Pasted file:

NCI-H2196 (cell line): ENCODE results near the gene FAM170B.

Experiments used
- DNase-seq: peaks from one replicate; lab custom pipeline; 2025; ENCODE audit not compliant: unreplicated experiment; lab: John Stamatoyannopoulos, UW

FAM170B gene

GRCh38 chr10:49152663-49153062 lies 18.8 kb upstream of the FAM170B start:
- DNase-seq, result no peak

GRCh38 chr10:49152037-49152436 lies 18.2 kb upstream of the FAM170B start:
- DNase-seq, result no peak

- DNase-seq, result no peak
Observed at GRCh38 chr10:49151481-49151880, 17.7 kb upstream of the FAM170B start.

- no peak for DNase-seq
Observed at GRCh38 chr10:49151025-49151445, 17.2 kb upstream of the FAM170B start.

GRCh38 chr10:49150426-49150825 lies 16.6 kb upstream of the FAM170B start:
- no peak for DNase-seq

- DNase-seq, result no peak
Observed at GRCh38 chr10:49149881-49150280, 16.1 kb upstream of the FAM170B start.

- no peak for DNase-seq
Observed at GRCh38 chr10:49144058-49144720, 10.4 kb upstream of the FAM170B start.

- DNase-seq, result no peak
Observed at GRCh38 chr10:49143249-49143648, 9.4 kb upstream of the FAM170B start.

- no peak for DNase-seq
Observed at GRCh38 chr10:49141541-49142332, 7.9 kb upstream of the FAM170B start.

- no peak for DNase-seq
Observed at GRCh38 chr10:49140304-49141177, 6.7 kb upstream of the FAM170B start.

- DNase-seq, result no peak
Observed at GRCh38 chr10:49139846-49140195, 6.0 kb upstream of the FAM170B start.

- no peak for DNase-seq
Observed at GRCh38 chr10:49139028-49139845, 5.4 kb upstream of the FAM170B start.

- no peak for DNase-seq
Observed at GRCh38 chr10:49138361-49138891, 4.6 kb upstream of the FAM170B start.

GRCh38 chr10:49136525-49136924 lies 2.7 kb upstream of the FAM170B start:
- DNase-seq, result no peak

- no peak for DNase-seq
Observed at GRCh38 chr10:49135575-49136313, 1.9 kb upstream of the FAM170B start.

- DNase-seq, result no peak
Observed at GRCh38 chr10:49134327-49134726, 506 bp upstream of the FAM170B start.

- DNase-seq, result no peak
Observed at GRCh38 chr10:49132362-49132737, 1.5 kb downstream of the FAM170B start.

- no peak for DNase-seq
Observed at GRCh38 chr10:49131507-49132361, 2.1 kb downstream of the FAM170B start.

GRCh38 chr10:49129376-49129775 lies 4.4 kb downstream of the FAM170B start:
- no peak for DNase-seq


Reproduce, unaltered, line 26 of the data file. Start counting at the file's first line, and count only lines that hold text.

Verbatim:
Observed at GRCh38 chr10:49139846-49140195, 6.0 kb upstream of the FAM170B start.